The Prime Minister of Israel Benjamin Netanyahu had some strong words for Iran at his recent speech at the United Nations. Mirroring Churchill’s famous ‘Iron Curtain’ speech Netanyahu spoke about the ‘Iranian curtain’ which is spreading terror across the Middle East. “Iran spreads this curtain of tyranny and terror over Iraq, Syria, Lebanon and elsewhere, and it pledges to extinguish the light of Israel. Today, I have a simple message for Ayatollah Khamenei, the dictator of Iran: The light of Israel will never be extinguished”.
These are very powerful words. Netanyahu used both Kairos and apostrophe to draw attention to his message. Kairos is the reference to time, apostrophe is when a speaker breaks away from addressing your audience to address a third party. Apostrophe is a very effective way of drawing attention to what you are about to say as the audience becomes the spectating third party rather than the recipients of the message (it works in a similar fashion to dramatic irony in theatre). Apostrophe is often used for powerful or emotive statements; It was also used by Earl Spencer in his powerful funeral address to Princess Diana.
To demonstrate of the scope of Iran’s influence Netanyahu says, “From the Caspian Sea to the Mediterranean, from Tehran to Tartus, an Iranian curtain is descending across the Middle East”. This is clearly designed to mirror Churchill’s famous ‘Iron Curtain’ speech where he is attacking the influence of the Soviet Union. Churchill said, “From Stettin in the Baltic to Trieste in the Adriatic, an iron curtain has descended across the continent.” By mirroring Churchill’s language Netanyahu is drawing a comparison between the threat the Soviet Union posed in 1946 to the threat the Iran is posing today.
Netanyahu then goes on to say…
“Those who threaten us with annihilation put themselves in mortal peril. Israel will defend itself with the full force of our arms and the full power of our convictions. We will act to prevent Iran from establishing permanent military bases in Syria for its air, sea and ground forces. We will act to prevent Iran from producing deadly weapons in Syria or in Lebanon for use against us.”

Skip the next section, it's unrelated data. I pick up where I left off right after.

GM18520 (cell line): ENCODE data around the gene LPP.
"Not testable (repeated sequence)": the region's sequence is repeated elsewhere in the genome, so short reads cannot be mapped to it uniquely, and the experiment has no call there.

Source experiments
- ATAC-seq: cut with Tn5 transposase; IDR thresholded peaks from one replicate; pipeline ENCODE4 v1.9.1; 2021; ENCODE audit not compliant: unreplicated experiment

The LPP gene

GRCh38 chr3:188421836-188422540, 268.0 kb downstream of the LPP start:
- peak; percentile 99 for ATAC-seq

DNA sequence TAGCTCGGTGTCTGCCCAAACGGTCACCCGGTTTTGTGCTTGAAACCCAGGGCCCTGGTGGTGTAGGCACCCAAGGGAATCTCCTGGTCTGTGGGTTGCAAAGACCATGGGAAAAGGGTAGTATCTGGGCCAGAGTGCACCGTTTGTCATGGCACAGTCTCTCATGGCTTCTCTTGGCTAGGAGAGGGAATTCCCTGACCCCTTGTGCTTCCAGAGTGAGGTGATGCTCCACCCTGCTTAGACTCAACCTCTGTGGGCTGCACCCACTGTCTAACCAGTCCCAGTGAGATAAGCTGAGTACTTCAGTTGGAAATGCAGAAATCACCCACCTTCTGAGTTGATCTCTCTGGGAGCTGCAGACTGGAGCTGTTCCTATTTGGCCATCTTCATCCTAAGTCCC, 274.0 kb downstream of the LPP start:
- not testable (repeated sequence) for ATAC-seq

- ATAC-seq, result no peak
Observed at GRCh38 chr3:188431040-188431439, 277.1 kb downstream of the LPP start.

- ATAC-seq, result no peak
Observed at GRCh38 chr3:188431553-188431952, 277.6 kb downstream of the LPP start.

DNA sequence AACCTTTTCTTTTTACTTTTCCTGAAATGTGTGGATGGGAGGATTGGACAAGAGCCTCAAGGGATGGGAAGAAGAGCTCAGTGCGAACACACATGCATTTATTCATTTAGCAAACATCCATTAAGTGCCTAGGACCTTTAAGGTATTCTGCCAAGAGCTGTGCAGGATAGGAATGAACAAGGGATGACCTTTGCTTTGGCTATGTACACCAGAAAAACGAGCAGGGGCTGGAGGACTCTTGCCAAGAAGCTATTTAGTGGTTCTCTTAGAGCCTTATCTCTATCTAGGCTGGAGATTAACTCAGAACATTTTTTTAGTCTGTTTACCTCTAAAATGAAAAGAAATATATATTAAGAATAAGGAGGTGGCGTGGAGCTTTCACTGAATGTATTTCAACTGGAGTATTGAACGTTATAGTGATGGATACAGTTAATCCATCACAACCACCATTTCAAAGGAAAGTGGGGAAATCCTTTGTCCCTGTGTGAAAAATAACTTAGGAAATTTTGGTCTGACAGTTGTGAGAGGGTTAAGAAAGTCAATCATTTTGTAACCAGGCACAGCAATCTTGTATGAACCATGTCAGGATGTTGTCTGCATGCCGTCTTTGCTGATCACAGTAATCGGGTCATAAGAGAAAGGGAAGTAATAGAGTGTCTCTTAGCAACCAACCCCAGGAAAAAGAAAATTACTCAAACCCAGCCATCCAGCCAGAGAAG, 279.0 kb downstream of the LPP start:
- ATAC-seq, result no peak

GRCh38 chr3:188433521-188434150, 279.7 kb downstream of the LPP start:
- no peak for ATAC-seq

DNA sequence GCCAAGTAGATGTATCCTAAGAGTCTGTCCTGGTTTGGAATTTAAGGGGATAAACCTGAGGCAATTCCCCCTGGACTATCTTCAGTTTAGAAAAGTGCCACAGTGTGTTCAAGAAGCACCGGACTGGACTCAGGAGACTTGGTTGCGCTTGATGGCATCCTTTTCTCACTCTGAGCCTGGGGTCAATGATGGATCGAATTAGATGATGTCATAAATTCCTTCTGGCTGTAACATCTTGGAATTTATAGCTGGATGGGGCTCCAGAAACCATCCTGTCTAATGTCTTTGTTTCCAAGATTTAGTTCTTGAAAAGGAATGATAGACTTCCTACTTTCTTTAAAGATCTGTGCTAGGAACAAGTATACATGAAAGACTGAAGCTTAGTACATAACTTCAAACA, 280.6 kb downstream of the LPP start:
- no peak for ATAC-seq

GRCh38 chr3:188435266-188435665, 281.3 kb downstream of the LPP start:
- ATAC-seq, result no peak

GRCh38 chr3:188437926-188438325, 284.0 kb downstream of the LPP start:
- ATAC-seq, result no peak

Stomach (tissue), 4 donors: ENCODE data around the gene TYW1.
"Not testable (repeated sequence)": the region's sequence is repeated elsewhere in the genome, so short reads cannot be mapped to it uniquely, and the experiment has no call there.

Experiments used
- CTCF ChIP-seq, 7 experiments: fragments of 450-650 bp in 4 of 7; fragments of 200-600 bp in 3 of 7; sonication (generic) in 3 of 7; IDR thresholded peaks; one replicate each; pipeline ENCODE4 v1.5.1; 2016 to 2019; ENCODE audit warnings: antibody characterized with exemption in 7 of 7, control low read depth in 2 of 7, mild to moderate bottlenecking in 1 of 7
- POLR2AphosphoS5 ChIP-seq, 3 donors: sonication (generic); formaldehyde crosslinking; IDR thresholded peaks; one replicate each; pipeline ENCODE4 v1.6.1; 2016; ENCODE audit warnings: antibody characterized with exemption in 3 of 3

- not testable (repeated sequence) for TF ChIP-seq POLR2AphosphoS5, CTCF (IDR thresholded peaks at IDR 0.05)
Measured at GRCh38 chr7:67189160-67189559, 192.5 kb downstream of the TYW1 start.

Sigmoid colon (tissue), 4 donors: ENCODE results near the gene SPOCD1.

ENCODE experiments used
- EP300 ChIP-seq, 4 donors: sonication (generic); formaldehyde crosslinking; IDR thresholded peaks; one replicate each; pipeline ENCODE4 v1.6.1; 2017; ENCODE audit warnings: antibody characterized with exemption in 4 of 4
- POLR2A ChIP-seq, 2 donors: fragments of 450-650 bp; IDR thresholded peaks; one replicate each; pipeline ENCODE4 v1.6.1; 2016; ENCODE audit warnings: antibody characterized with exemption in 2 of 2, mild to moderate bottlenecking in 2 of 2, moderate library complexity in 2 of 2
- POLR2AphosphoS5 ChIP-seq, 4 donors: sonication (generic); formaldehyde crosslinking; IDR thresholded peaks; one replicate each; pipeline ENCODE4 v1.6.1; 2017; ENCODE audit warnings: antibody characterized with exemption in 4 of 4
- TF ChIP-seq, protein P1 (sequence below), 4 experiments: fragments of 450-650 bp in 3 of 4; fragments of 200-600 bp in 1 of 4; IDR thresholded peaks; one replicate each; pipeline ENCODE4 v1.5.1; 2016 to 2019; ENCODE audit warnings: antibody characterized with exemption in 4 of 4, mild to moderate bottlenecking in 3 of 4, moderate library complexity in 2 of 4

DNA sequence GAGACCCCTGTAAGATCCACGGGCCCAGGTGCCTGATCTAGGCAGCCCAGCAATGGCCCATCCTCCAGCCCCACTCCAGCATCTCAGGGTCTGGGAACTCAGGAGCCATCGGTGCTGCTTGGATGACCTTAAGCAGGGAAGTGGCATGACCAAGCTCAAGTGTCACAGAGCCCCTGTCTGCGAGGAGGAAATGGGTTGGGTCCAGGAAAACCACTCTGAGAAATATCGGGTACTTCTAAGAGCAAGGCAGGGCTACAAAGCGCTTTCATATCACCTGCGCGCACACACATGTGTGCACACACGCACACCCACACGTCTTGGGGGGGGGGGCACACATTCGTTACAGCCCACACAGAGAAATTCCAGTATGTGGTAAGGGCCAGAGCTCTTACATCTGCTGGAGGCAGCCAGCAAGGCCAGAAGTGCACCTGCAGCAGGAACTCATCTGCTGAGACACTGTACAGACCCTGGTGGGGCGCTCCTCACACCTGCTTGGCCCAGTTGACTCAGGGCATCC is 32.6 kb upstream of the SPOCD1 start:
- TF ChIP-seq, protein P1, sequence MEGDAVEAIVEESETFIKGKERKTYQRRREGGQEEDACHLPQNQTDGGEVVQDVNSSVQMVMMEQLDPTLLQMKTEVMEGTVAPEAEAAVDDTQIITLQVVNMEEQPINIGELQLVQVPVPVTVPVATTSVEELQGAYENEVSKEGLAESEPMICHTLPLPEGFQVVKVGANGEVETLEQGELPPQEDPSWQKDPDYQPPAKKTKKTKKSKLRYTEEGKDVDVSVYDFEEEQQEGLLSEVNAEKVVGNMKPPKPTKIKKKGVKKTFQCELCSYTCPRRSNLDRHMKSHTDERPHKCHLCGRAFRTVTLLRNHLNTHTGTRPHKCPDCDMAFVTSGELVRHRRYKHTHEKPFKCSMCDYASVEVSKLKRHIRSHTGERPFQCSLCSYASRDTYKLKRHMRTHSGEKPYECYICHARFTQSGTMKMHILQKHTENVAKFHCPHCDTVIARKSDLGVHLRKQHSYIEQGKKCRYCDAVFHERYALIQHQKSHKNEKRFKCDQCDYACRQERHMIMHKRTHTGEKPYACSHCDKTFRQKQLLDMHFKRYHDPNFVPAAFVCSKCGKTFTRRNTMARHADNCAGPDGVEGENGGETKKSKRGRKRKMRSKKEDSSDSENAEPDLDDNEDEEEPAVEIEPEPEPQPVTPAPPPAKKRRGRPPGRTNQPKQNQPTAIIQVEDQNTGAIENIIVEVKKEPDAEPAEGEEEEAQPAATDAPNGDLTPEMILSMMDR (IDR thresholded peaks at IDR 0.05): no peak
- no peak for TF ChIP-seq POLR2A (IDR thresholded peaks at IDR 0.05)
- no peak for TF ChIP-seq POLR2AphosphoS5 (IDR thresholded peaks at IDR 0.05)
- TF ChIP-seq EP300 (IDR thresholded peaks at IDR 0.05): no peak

The important message here is the promise to ‘act’. Netanyahu is threatening ‘those who threaten us’ referring indirectly to Iran (who regularly makes threats to destroy Israel). There is also a potent contrast between ‘the force of our arms’ and ‘the power of our convictions’ which is an isocolon and also antithesis. He also uses a tricolon when he says “its air, sea and ground forces”. All of these tropes add to the potency of his speech.
Netanyahu then goes on to give us another example of apostrophe when he addresses the people of Iran. He says…
“But I also have a message today for the people of Iran: You are not our enemy; you are our friends. Shomaah doosteh mah hasteed [You are our friends]. One day, my Iranian friends, you will be free from the evil regime that terrorizes you, hangs gays, jails journalists, tortures political prisoners, and shoots innocent women like Neda Sultan, leaving her choking on her own blood on the streets of Tehran. I have not forgotten Neda. I am sure you haven’t too. And when that day of liberation finally comes, the friendship between our two ancient peoples will surely flourish once again.”
His objective here is to make a clear distinction between the government of Iran and its people. It is also an example of ethos, as Netanyahu is trying to paint himself out as the ‘good guy’ whilst at the same time condemning Iran.
Overall his speech is quite powerful, however, it is weakened by its repetitive praise of Trump and a dodgy joke about penguins…